The Japanese Defence Ministry has ordered its missile units to intercept the long-range rocket, Unha-3, which is expected to be launched by North Korea between 12 and 16 April 2012, if it flies over Japan.

The order was issued by Defence Minister Naoki Tanaka at Japan’s National Security Council meeting and follows earlier instructions for the military to prepare to intercept the rocket if it enters Japanese territory.

Tanaka said:"We must be fully prepared to protect the safety of our nation."

According to a statement released by the defence ministry, Japan intends to send Aegis missile defence systems to the Pacific and East China Sea, and also plans to deploy surface-to-air Patriot Advanced Capability-3 (PAC-3) missile interceptors to islands in Okinawa.

An interceptor missile unit might also be installed in Tokyo, which is far away from the expected flight path.

The Unha-3 rocket is expected to fly past western Japan following its planned launch from North Korea’s west coast, raising concerns that a failed launch, or a falling stage of the rocket, could lead to property damage or even jeopardise lives.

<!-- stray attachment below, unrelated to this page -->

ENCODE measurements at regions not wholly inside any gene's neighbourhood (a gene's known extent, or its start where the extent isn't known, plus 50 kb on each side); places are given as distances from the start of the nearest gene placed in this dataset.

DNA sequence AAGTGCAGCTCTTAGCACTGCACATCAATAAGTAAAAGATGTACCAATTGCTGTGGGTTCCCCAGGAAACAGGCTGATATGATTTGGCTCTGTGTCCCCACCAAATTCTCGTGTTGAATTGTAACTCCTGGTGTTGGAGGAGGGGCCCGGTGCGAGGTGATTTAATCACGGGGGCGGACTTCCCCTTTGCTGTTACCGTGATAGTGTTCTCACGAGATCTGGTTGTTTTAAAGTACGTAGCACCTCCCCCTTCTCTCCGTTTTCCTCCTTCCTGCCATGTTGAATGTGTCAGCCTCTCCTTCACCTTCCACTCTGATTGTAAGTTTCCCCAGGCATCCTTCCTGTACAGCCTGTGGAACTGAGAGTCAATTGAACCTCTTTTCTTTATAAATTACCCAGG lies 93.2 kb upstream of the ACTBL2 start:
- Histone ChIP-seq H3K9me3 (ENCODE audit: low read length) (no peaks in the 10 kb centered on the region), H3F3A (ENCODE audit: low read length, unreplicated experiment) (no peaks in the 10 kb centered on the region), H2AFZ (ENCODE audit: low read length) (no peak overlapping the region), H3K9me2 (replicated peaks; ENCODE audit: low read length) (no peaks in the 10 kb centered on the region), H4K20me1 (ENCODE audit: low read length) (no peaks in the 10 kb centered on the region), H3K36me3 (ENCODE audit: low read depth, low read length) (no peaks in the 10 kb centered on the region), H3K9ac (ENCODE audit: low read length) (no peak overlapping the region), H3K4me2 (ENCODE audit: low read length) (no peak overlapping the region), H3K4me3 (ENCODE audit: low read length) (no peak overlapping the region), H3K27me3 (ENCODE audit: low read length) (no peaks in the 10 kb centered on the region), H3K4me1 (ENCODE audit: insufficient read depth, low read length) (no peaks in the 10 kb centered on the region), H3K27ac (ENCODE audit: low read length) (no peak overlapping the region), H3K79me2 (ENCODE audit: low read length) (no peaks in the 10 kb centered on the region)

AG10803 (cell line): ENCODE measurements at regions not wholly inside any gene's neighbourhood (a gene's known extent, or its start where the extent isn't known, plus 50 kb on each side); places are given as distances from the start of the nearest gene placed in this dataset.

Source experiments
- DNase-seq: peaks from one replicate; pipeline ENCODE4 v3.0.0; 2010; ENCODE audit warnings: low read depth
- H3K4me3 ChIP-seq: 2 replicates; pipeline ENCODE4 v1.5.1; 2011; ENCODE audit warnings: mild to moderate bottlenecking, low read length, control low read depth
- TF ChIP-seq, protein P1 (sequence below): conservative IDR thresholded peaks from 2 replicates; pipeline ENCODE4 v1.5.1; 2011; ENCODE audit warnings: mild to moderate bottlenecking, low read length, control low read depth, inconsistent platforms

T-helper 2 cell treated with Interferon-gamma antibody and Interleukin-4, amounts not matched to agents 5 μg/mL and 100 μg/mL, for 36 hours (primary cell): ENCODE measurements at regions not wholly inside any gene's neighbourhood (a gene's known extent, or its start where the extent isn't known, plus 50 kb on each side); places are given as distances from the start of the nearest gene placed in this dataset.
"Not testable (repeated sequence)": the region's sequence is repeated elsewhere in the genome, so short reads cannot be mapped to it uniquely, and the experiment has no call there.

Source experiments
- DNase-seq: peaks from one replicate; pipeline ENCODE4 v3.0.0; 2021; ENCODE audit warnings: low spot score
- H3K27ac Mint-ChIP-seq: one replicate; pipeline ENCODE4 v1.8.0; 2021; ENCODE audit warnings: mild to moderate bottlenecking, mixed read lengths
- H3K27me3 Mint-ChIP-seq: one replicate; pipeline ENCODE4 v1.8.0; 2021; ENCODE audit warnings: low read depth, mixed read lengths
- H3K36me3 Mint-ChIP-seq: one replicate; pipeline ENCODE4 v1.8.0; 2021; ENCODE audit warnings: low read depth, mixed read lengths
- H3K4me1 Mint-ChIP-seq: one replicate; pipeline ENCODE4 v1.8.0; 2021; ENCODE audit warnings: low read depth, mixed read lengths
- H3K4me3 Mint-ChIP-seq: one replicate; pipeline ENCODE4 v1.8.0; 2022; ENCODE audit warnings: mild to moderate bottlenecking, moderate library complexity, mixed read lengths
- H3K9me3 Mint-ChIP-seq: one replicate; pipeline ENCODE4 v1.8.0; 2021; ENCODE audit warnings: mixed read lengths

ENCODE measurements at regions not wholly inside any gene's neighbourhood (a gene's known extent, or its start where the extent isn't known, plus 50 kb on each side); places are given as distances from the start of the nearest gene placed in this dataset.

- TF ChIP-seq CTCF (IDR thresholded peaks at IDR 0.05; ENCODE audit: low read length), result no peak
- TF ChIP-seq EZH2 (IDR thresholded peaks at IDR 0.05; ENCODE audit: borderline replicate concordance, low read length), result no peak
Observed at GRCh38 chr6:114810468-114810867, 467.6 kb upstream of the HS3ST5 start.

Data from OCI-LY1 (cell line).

Fresh satellite imagery from Tongchang-ri launch site confirms that North Korea is proceeding with its plans to send the rocket despite mounting international pressure, insisting that it is peaceful in nature and intends to launch a telecommunication satellite into orbit.

The move, however, was condemned by the US, Russia, Japan, France and other nations, as it violates UN resolution 1874, which prohibits North Korea from conducting missile tests due to fears that the launch is part of an effort to build a long-range missile capable of delivering a nuclear warhead.

The communist country’s neighbour, South Korea has also warned that it might shoot down any North Korean rocket parts that stray into its territory.

Japan had mobilised its interceptor units and issued a similar warning to North Korea prior to a rocket launch in 2009, but did not follow through.

The PAC-3 interceptor missiles have undergone successful testing, but have never been used by Japan in a combat situation.